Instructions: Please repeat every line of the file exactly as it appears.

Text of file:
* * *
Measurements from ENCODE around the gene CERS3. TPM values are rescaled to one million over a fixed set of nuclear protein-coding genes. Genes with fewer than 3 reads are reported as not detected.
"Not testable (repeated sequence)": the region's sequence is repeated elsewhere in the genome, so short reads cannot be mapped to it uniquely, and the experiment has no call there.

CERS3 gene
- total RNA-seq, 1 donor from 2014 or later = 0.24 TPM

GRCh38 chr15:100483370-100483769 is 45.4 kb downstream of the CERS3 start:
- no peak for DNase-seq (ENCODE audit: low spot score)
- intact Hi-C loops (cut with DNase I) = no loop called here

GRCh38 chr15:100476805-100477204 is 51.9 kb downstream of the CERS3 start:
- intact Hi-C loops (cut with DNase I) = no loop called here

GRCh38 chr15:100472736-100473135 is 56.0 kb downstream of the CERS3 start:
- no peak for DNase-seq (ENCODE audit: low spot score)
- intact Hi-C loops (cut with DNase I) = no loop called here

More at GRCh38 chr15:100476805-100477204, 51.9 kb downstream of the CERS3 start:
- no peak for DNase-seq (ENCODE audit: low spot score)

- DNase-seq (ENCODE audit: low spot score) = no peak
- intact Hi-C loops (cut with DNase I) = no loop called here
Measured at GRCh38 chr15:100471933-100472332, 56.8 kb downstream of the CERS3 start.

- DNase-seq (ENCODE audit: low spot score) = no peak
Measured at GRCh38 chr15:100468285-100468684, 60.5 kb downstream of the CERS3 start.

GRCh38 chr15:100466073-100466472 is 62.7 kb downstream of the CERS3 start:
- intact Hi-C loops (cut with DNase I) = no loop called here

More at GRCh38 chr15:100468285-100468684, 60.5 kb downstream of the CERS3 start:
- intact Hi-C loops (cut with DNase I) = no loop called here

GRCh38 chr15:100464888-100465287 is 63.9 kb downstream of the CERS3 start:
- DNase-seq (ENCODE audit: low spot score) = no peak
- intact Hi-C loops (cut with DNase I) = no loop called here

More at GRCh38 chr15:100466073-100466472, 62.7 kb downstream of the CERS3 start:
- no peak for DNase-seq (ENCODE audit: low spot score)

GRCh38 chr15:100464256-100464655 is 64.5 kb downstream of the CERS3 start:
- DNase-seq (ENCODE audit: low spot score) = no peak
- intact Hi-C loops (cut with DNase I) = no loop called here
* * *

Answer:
Measurements from ENCODE around the gene CERS3. TPM values are rescaled to one million over a fixed set of nuclear protein-coding genes. Genes with fewer than 3 reads are reported as not detected.
"Not testable (repeated sequence)": the region's sequence is repeated elsewhere in the genome, so short reads cannot be mapped to it uniquely, and the experiment has no call there.

CERS3 gene
- total RNA-seq, 1 donor from 2014 or later = 0.24 TPM

GRCh38 chr15:100483370-100483769 is 45.4 kb downstream of the CERS3 start:
- no peak for DNase-seq (ENCODE audit: low spot score)
- intact Hi-C loops (cut with DNase I) = no loop called here

GRCh38 chr15:100476805-100477204 is 51.9 kb downstream of the CERS3 start:
- intact Hi-C loops (cut with DNase I) = no loop called here

GRCh38 chr15:100472736-100473135 is 56.0 kb downstream of the CERS3 start:
- no peak for DNase-seq (ENCODE audit: low spot score)
- intact Hi-C loops (cut with DNase I) = no loop called here

More at GRCh38 chr15:100476805-100477204, 51.9 kb downstream of the CERS3 start:
- no peak for DNase-seq (ENCODE audit: low spot score)

- DNase-seq (ENCODE audit: low spot score) = no peak
- intact Hi-C loops (cut with DNase I) = no loop called here
Measured at GRCh38 chr15:100471933-100472332, 56.8 kb downstream of the CERS3 start.

- DNase-seq (ENCODE audit: low spot score) = no peak
Measured at GRCh38 chr15:100468285-100468684, 60.5 kb downstream of the CERS3 start.

GRCh38 chr15:100466073-100466472 is 62.7 kb downstream of the CERS3 start:
- intact Hi-C loops (cut with DNase I) = no loop called here

More at GRCh38 chr15:100468285-100468684, 60.5 kb downstream of the CERS3 start:
- intact Hi-C loops (cut with DNase I) = no loop called here

GRCh38 chr15:100464888-100465287 is 63.9 kb downstream of the CERS3 start:
- DNase-seq (ENCODE audit: low spot score) = no peak
- intact Hi-C loops (cut with DNase I) = no loop called here

More at GRCh38 chr15:100466073-100466472, 62.7 kb downstream of the CERS3 start:
- no peak for DNase-seq (ENCODE audit: low spot score)

GRCh38 chr15:100464256-100464655 is 64.5 kb downstream of the CERS3 start:
- DNase-seq (ENCODE audit: low spot score) = no peak
- intact Hi-C loops (cut with DNase I) = no loop called here